After lunch the first group and I began the second project, earrings, with a new technique, wrapped loops. Unfortunately this time I did not have Doña Maxima to translate and instead had to rely on the other Spanish speakers in the group who were also trying to learn the technique. Also, wrapped loops are far more difficult than the basic loop and the class got off to a rocky start.
Many women initially complained that they were unable to do the technique, and that it was too hard. Over and over I told them it would just takes practice, yet I don’t think I convinced anyone (although who knows how many understood what I was saying!). For a moment I thought all was lost- between the language barrier and the difficulty of the technique- yet we persevered.
I am so proud to say that after a lot of coaching, patience on all our parts, and repetition the women all learned the technique and finished their projects! I had three favorite moments during this class. The first was showing a woman, who was having a lot of trouble, the technique over and over again until, finally, when she understood, her frustration turned into laughter. The second was also with a woman who was having a lot of trouble and who I had to work with a lot. For a moment I turned away to help someone else and when I turned back to her she was doing the technique on her own! The third was hearing a women, who initially said, “We can’t do this, this is too hard” say, after finishing her project, “I can do it!”.
In the meantime the first group finished their bracelets and we took photos of the women wearing their new creations! When the second group finished we took photos with them as well and I watched as women tried on their earrings and dangled them in the sunlight.
In total we had 23 women in the jewelry making class and 2 men, for a total of 25 participants, ranging in ages 16-75. All the women in the class finished their projects and no one gave up due to the difficulty. Dorinda was impressed with their dexterity with the pliers since, she told me, many of the women have difficulty holding a pen. We all agreed the class was a great success and women not only learned a new skill, they were also empowered.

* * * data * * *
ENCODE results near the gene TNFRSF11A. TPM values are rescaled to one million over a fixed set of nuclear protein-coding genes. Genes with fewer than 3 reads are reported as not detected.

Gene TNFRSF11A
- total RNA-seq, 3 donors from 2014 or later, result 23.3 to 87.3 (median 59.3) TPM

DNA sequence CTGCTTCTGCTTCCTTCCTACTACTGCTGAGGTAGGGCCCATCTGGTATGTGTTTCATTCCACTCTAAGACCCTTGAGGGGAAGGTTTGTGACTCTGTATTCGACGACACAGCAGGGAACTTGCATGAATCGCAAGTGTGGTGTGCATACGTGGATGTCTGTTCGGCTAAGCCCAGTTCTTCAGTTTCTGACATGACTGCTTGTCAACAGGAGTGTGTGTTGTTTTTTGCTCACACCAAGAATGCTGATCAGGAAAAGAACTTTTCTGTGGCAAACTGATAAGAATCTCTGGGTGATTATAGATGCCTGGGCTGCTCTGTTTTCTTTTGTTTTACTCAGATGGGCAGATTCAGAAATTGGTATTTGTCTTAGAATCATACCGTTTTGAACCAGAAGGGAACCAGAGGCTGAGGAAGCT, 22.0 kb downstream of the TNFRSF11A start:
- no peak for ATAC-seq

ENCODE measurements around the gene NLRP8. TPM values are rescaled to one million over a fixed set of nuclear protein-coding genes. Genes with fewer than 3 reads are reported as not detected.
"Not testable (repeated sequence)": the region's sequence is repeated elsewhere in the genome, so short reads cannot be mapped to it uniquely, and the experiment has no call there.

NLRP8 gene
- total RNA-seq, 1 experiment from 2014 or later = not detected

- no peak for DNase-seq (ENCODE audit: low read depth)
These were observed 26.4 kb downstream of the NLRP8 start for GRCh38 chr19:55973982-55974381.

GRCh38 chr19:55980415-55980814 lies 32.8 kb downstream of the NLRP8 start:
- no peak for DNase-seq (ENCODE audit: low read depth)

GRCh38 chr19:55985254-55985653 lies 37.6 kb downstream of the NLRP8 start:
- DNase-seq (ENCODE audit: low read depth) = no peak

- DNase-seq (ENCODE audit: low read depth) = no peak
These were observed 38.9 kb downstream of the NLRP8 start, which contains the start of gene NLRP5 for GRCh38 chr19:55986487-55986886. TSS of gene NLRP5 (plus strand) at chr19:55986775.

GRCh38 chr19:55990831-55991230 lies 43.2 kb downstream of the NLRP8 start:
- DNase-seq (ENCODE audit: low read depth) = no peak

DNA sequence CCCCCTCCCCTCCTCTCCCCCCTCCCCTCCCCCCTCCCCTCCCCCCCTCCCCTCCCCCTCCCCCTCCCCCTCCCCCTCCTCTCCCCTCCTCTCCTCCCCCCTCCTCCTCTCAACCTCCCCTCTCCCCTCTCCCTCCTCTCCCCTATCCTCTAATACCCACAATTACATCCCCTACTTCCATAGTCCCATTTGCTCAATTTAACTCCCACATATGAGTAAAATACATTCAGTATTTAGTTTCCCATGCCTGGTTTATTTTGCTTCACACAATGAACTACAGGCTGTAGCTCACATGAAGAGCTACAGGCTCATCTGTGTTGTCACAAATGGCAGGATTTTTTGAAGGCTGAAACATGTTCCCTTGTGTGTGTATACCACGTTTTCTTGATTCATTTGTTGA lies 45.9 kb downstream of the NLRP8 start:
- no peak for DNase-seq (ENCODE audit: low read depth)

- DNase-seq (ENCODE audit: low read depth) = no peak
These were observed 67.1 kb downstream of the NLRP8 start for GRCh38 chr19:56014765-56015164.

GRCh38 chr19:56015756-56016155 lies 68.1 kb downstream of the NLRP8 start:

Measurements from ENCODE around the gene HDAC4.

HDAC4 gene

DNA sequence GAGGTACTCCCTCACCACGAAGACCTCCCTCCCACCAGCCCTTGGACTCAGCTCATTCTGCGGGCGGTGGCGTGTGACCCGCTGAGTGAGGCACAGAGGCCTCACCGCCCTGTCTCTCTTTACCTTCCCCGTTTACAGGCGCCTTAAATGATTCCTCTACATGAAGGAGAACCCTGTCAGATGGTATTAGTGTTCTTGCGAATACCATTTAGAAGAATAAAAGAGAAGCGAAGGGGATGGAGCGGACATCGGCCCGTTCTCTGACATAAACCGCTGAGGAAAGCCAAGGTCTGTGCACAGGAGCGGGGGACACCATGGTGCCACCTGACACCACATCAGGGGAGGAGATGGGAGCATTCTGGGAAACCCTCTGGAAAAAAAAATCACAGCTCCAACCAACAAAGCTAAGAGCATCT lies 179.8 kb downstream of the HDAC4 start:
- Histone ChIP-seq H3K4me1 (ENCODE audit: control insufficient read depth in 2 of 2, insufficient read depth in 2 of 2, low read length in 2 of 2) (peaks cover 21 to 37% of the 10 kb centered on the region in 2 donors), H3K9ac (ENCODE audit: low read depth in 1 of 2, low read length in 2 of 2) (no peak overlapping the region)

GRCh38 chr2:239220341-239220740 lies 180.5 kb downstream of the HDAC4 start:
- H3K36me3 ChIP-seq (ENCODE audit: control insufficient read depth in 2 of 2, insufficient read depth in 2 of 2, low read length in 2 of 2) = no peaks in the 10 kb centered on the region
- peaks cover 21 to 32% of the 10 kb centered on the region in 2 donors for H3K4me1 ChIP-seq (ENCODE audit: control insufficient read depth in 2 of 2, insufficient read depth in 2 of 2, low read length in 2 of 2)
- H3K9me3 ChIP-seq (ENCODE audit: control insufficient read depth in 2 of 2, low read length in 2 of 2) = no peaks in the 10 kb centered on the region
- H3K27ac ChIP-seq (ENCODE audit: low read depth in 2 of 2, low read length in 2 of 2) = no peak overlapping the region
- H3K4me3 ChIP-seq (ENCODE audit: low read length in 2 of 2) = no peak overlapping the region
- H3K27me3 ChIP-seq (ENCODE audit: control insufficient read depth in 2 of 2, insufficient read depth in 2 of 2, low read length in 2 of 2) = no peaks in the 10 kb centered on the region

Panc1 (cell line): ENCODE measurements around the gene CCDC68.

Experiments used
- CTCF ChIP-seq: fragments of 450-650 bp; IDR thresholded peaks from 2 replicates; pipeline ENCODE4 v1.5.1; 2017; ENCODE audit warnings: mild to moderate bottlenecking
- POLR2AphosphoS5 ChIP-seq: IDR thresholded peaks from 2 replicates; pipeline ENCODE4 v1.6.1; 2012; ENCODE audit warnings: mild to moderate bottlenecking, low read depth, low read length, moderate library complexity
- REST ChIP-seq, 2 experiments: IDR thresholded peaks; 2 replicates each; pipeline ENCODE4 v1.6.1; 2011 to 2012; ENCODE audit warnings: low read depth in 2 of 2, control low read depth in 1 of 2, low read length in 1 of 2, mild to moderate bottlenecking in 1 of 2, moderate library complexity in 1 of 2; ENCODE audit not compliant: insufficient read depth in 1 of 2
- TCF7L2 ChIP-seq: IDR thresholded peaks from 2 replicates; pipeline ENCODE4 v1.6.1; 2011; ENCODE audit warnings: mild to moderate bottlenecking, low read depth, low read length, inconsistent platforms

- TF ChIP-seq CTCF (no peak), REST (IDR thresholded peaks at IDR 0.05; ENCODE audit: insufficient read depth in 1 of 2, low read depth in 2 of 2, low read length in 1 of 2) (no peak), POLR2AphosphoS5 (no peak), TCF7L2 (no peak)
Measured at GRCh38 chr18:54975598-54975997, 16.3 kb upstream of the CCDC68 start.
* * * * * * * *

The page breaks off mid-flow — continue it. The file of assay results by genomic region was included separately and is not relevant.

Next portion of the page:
After the class and photos the association had a meeting, which was conducted mostly in Quechua. For the past few days Dorinda and I have been talking about product design with the weavings and how we can make products from the weavings to sell in the United States that are practical for the women. One big change we agreed on is the women need to limit weaving ch’uspas, which are traditional square shaped bags.
The problem with ch’uspas is that bags of a similar shape and style are made all over the world and popular with importers, priced for far less than a fair trade price. Also, the ch’uspas require specialty finishing work that many of the women are unable to do well. The result is that, often, after the women spend so much time making the ch’uspas, they are unable to sell them for a good price, or at all, due to the quality of the finishing work. Dorinda and I agree that that the women should still weave ch’uspas for a Bolivian market, yet if they want to move into a foreign market, where they can receive a fair price for their weavings, they will need to weave other items, which just so happen to be less time consuming and easier.
Dorinda told the women the decision was up to them, as we do not want to make them do anything, yet the women agreed that it wasn’t practical to spend their time weaving a product that doesn’t sell. They also agreed that they were open to working with other designs, which is a great step forward as now Ruraq Maki can begin to focus on product design and how to help the women earn the most out of their weavings. Dorinda also reminded the women of the importance of consistency but, like anything, it will be a process learning how to implement consistent standards and quality control.
I couldn’t be more pleased with our trip to Huancarani. After the meeting the women I am convinced launching the Manos Indepedientes program was the right decision, as these women, with such determined spirits, need a bridge to a larger market, and that is exactly our goal.
Written August 1, 2012